Up, up and away

We often boast here about student success in the literary world but some of our students also go on to further educational opportunities, building on their experience on the MA in Creative Writing at UCC.

Poet Alyssandra Tobin, on our current MA programme, will shortly be winging her way to New York where she’s won a place on the prestigious MFA programme at NYU, which is rated among the top ten graduate programmes in the US. Faculty includes Anne Carson,  Joyce Carol Oates, Yusef Komunyakaa, Deborah Landau and Sharon Olds, so Alyssandra will be in very good company.

Fiction writer Mark Kelleher graduated last year and has been awarded a full four-year PhD scholarship at Dublin City University.  Mark will be conducting research on the post-modern novels of David Markson, Thomas Bernhard, Dennis Cooper and Tom McCarthy.  

Congratulations to both of them.   

Meanwhile, three of our current students performed at UCC ‘s Creative Writing Showcase at the West Cork Literary Festival in Bantry last week, which is fast becoming an annual event at the festival. Introduced by the course director, Dr Eibhear Walshe, fiction writer Eileen O’Donoghue and poets Paul Asta and Una Ni Cheallaigh read from works in progress.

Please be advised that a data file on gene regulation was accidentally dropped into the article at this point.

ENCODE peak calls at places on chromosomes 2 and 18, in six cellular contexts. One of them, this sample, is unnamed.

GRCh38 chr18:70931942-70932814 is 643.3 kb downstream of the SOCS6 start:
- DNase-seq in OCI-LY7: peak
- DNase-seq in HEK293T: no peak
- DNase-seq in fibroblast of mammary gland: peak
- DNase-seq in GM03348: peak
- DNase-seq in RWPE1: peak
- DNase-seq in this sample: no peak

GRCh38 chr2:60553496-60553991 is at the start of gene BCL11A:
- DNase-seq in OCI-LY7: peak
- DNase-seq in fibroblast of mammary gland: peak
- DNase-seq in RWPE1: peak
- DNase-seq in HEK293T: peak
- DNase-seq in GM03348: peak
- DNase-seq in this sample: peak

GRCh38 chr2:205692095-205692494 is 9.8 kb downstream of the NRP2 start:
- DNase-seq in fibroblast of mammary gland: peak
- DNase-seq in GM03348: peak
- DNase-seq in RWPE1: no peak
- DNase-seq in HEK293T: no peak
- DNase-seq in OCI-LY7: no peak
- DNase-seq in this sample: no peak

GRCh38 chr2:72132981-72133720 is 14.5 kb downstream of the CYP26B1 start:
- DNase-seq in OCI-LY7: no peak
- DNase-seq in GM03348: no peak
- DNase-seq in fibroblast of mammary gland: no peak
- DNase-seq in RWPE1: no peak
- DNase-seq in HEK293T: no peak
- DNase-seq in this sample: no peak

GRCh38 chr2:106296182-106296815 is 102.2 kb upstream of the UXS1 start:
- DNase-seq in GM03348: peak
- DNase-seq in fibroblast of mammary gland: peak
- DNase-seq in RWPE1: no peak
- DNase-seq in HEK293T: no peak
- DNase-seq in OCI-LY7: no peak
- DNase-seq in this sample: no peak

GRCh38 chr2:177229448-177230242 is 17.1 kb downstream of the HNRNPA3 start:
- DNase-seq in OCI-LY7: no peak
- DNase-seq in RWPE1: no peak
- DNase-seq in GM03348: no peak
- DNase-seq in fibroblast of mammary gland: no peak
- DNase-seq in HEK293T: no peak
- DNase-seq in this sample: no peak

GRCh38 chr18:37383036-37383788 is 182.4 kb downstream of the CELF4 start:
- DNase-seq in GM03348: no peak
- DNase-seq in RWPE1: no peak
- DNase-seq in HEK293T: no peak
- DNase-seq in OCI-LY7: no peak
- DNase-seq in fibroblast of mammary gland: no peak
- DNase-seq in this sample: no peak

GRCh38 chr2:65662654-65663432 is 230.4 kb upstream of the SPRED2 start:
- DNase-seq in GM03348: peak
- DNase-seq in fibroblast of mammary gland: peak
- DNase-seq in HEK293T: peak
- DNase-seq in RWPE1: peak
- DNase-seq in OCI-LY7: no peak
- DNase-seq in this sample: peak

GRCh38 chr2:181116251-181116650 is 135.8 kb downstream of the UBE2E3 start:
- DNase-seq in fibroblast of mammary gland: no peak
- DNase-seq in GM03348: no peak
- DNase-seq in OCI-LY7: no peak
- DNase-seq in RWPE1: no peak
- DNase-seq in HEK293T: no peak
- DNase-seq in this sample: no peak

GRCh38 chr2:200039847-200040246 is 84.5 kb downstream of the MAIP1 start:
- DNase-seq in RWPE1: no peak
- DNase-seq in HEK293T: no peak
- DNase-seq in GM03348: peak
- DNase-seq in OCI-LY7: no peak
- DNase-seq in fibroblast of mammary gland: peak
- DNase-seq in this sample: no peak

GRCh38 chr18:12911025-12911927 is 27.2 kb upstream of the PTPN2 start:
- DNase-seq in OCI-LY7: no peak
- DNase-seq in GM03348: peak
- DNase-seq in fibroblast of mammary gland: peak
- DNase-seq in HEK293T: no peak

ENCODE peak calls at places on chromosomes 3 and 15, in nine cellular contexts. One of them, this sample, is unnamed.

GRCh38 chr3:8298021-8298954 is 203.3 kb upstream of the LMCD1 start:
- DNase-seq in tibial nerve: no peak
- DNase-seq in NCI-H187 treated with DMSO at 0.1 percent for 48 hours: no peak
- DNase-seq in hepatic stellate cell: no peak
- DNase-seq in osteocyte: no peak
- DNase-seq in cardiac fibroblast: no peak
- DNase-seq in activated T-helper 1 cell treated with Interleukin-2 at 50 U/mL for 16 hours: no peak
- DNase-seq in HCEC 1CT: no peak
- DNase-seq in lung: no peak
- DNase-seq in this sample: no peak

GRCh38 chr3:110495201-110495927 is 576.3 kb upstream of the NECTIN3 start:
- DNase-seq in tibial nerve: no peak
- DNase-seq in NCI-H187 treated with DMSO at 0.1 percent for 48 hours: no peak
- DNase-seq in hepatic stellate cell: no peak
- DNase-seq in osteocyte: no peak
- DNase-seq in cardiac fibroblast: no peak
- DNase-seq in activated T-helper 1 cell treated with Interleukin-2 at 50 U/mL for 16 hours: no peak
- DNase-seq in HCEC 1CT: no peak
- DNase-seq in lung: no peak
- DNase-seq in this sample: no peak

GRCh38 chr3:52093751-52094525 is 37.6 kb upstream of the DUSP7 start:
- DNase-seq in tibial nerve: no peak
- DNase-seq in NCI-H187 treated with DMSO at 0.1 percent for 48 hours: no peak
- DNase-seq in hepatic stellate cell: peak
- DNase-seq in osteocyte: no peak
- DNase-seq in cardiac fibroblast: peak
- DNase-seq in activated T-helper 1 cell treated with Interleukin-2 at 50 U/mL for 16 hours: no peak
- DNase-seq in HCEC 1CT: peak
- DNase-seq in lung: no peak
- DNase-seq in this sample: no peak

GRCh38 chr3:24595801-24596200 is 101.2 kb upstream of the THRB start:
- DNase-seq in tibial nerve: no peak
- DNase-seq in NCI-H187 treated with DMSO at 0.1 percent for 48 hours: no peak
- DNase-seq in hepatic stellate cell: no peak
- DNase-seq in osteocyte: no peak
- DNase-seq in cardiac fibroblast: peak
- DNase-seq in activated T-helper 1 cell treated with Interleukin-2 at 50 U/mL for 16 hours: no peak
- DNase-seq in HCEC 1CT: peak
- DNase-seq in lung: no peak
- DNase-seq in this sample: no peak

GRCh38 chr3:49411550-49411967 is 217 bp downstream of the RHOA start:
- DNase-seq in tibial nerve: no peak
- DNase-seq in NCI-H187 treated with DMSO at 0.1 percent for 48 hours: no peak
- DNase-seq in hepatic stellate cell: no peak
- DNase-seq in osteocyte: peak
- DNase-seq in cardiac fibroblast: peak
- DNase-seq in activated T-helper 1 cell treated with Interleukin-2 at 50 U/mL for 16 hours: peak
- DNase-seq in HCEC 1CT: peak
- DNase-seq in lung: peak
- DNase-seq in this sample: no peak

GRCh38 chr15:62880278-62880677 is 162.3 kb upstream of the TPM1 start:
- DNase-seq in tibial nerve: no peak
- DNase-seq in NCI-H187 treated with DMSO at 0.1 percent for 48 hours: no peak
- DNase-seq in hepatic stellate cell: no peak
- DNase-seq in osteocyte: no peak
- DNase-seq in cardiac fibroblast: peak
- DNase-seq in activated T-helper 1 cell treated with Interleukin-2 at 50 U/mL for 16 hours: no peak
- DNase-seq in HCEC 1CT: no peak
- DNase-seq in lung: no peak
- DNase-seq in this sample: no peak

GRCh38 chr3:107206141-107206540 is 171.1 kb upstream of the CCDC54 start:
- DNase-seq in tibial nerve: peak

And finally, their classmate Jacqui Corcoran has been developing a sideline career in sports journalism since winding up her MA course work.  In the past month, her features on cliff diving, female teenage drop-out rates in sport, and a Waterford football club with a disabilities programme have appeared in the Irish Examiner. 

MA students on fire!

The MA in Creating Writing is well represented in this year’s From the Well competition anthology. Tadhg Coakley – – and Nora Shychuk – from the 2015/16 MA class, both have stories in Smoke in the Rain, which was launched in Cork last night. From the Well is a short fiction competition sponsored by the Cork County Library and Arts Service and the winning and shortlisted stories are published together in this annual anthology.

The contest was adjudicated by writers Billy O’Callaghan, Claire Kilroy and Eimear Ryan, the editor of the Banshee Journal –  The outright winner was local writer Anne O’Leary, whose story gives the collection its title. Other featured writers include UCC alumna Catherine Kirwan, whose work has appeared in Quarryman, UCC’s literary magazine, and who has just signed her first book contract for a crime novel set in Cork.

In other publishing news, another 2016 graduate, Robert Feeney, has had two short stories from his thesis collection published.  “Among the Blue Trees” is in the current  edition of The Galway Review  – – and “Outside” will appear in the launch edition of the Shanghai Literary Review –



Great fiction in small doses

Luisa Geisler, one of our summer serial writers